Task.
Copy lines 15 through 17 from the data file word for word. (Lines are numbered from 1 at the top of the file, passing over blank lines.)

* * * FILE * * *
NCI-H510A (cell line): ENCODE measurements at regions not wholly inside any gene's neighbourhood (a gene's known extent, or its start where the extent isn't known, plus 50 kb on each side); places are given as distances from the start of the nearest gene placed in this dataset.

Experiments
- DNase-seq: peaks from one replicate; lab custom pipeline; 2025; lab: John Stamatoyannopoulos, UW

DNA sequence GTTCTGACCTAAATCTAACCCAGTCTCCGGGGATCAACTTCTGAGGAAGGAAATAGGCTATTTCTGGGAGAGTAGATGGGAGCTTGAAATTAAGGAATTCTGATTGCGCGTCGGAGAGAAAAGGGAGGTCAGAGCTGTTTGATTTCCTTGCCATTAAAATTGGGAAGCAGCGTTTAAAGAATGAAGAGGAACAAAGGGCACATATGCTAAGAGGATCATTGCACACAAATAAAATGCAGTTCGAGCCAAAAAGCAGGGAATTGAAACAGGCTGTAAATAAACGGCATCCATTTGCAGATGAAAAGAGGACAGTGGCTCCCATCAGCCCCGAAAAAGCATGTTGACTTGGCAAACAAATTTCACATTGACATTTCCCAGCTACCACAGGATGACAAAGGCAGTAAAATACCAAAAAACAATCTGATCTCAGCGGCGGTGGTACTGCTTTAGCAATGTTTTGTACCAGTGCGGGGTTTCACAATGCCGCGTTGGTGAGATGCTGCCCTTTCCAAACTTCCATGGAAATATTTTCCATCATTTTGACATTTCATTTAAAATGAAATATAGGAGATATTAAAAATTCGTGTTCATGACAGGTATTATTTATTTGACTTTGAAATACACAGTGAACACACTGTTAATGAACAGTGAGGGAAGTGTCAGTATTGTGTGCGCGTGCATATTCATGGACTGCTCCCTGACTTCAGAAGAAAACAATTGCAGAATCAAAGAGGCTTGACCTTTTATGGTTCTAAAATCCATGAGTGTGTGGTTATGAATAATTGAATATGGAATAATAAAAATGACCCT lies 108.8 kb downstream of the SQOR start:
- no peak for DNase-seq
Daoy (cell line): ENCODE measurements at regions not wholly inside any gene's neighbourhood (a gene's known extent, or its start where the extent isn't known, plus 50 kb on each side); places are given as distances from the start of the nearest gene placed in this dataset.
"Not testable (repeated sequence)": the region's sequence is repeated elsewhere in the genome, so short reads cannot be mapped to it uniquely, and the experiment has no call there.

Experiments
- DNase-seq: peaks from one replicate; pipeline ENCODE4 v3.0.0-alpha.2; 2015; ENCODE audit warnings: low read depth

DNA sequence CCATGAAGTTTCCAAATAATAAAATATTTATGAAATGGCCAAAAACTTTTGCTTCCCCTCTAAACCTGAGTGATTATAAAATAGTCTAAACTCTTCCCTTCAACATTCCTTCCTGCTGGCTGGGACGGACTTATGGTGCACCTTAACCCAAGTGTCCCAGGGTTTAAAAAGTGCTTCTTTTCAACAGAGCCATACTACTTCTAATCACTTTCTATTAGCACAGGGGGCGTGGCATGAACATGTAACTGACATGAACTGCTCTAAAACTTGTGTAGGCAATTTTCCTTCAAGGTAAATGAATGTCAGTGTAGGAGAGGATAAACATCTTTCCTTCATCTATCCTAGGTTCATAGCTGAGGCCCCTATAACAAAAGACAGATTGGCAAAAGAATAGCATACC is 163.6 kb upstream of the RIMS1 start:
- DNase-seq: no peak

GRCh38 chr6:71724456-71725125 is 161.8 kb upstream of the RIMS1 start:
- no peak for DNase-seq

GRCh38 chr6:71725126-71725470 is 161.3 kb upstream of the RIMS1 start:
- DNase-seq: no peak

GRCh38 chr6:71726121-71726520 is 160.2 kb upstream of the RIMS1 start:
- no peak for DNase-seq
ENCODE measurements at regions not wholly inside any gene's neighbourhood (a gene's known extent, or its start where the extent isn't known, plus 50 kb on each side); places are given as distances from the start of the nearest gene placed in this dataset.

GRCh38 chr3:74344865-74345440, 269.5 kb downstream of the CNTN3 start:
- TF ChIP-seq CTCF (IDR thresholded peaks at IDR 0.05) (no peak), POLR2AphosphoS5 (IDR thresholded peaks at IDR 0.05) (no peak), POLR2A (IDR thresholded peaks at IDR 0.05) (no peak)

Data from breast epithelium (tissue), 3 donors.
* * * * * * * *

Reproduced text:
- DNase-seq: no peak

GRCh38 chr6:71726121-71726520 is 160.2 kb upstream of the RIMS1 start:
- no peak for DNase-seq